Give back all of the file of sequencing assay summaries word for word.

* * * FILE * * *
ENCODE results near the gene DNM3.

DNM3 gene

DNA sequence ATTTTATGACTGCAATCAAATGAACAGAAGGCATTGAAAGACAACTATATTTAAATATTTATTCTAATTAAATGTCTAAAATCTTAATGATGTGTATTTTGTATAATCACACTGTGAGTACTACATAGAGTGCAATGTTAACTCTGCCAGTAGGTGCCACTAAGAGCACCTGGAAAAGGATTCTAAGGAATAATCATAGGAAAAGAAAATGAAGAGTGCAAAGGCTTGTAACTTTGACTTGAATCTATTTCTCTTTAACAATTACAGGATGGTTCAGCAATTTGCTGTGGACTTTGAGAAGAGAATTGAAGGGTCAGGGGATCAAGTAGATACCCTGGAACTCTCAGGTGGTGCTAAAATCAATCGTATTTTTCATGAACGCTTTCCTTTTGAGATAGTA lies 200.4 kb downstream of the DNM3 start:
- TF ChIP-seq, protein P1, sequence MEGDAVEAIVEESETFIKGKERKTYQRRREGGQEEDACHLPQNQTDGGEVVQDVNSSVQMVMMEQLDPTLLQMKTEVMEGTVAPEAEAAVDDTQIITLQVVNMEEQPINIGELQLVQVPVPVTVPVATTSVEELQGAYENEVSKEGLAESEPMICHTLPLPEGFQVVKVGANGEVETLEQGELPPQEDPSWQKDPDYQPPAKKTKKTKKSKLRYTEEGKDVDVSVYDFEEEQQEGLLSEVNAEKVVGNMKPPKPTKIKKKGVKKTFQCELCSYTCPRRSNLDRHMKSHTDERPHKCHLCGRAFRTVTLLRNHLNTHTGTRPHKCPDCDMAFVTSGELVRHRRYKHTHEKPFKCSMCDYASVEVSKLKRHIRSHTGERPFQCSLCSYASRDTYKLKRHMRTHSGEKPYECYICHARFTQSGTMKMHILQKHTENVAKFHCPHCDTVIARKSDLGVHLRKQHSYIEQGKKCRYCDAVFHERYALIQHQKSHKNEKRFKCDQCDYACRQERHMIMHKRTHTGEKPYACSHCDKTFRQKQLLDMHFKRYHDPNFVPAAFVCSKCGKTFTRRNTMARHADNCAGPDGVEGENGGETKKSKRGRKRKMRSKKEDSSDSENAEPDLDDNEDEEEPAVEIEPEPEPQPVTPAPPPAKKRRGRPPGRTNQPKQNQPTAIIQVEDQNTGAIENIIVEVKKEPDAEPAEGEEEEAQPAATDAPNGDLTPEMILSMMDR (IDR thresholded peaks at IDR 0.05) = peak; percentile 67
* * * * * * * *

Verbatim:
ENCODE results near the gene DNM3.

DNM3 gene

DNA sequence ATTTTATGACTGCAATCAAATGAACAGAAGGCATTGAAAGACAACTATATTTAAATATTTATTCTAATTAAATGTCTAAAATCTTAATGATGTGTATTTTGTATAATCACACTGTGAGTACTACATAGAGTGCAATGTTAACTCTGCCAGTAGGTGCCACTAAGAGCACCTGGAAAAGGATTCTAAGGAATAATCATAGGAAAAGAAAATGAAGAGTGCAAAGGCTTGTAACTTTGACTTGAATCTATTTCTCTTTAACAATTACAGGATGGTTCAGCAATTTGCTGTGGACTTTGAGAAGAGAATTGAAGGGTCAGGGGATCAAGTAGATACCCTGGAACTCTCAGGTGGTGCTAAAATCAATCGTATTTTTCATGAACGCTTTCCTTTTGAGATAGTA lies 200.4 kb downstream of the DNM3 start:
- TF ChIP-seq, protein P1, sequence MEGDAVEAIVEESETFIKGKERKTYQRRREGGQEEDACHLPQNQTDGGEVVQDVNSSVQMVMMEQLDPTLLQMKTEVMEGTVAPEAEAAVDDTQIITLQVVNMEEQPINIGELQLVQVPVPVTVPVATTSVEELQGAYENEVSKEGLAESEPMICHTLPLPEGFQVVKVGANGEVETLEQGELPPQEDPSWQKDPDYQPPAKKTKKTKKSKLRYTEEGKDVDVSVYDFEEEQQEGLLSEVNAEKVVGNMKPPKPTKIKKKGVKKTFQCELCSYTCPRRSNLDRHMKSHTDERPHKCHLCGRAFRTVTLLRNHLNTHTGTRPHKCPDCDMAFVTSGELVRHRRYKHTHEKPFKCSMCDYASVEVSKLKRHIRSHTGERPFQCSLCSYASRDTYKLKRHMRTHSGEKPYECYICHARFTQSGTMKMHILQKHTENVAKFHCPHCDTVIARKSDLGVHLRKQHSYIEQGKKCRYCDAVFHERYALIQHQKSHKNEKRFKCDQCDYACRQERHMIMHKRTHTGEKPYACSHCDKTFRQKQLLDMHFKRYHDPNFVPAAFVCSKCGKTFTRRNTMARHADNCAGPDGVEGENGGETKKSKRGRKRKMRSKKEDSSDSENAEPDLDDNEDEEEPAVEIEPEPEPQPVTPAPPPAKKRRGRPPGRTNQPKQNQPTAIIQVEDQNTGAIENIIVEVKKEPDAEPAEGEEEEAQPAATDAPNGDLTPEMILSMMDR (IDR thresholded peaks at IDR 0.05) = peak; percentile 67